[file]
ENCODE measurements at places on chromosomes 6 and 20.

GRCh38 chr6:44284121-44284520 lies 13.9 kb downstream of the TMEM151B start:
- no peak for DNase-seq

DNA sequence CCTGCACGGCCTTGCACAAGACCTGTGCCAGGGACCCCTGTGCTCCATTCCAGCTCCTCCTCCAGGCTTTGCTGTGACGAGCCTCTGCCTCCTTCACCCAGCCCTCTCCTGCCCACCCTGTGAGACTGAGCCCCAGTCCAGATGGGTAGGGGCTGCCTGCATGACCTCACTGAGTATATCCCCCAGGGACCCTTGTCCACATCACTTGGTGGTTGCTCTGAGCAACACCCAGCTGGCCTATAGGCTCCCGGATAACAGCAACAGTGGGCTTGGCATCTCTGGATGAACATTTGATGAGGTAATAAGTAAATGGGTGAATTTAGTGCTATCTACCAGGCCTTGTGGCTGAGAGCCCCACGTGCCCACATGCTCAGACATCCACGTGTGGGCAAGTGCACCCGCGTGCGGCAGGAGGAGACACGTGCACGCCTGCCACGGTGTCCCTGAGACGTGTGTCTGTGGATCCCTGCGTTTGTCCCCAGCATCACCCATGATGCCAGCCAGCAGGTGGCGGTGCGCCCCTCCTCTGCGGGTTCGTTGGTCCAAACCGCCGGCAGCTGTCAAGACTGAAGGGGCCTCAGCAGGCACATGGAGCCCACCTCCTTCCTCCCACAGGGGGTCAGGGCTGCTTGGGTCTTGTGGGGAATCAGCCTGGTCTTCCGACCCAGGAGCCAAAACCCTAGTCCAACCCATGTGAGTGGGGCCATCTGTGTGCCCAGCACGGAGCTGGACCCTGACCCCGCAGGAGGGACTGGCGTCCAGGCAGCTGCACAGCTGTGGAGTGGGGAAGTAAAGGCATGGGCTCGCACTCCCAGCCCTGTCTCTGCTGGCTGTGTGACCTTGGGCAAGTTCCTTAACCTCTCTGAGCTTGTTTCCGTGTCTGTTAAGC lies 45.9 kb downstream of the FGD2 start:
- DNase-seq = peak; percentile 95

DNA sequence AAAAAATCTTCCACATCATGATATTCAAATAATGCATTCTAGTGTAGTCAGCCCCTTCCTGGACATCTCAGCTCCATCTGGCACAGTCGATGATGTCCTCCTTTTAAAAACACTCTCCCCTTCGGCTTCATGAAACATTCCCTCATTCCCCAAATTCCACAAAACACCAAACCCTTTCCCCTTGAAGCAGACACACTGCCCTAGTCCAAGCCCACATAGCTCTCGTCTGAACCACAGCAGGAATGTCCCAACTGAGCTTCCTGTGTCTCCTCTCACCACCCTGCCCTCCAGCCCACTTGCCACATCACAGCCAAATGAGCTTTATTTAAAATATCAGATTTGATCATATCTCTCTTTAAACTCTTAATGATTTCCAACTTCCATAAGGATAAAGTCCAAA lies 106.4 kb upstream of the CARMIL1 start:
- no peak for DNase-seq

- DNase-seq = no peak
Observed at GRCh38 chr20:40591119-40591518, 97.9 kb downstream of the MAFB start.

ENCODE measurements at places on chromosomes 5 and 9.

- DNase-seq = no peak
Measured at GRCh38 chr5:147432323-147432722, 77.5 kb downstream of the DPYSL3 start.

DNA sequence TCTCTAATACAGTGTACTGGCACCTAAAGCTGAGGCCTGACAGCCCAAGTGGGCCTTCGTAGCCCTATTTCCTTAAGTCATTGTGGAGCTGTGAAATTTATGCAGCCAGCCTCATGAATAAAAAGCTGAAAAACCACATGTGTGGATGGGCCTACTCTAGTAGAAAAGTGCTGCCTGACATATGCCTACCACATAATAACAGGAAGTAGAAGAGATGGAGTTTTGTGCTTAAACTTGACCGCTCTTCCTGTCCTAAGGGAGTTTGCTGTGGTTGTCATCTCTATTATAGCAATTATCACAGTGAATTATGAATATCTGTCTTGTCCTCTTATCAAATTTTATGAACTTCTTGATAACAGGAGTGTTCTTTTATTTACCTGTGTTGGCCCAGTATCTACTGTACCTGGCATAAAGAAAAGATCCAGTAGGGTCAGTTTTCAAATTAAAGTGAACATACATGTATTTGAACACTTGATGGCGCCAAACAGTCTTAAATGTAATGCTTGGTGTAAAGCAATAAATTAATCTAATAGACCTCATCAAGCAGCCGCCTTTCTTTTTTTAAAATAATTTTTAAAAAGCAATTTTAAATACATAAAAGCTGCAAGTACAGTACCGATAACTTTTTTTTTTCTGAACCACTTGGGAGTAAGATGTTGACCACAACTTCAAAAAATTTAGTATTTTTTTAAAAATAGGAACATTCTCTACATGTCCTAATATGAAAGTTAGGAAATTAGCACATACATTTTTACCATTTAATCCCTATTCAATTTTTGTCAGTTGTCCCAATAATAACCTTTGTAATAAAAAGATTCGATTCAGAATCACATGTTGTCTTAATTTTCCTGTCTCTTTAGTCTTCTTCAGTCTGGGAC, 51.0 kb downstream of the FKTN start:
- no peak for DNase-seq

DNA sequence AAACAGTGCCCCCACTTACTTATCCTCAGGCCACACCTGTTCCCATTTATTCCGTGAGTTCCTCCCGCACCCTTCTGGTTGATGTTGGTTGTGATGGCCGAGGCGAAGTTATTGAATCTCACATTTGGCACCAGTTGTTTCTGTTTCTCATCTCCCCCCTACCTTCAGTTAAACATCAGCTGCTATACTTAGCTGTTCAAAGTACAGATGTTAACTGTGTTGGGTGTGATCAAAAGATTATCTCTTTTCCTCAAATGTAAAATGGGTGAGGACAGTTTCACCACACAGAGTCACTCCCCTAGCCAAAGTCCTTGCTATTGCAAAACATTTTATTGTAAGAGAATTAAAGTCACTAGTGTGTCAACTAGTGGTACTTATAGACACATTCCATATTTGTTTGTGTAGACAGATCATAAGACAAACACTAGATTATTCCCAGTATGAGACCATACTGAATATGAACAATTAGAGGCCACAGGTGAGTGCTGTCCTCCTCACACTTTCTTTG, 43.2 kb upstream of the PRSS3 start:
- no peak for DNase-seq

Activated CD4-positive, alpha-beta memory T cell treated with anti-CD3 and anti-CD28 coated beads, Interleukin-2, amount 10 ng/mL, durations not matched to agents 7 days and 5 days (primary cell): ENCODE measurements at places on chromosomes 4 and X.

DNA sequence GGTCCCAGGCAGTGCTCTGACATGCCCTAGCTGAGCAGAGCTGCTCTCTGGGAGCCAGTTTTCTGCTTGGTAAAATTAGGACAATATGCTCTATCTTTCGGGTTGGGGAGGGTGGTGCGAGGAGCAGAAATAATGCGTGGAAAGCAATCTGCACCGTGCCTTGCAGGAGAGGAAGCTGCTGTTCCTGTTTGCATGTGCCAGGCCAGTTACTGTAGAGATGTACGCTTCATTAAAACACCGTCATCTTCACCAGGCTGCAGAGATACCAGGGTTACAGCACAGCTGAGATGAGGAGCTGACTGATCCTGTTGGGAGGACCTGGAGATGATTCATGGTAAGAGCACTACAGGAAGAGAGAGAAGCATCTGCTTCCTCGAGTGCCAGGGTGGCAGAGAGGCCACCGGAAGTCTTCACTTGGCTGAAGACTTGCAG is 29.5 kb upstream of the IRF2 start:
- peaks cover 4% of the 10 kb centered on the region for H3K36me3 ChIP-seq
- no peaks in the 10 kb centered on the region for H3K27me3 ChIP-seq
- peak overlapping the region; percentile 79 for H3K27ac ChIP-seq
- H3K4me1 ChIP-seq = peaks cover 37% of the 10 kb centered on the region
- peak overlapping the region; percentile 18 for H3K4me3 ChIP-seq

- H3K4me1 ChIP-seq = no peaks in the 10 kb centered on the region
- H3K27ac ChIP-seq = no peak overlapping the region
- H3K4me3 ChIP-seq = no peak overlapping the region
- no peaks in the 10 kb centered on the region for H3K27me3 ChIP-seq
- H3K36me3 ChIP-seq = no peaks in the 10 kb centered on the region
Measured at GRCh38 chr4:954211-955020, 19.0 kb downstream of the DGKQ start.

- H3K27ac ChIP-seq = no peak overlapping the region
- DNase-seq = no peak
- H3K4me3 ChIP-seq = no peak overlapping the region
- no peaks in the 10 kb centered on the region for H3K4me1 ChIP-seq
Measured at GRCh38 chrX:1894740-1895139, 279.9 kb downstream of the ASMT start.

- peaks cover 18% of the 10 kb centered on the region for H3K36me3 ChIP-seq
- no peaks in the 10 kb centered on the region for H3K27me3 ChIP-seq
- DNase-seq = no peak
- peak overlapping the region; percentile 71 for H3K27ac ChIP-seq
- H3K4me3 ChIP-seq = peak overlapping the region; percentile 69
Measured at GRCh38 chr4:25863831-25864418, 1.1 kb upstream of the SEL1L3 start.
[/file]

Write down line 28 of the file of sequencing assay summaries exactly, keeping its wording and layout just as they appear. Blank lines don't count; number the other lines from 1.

- H3K36me3 ChIP-seq = no peaks in the 10 kb centered on the region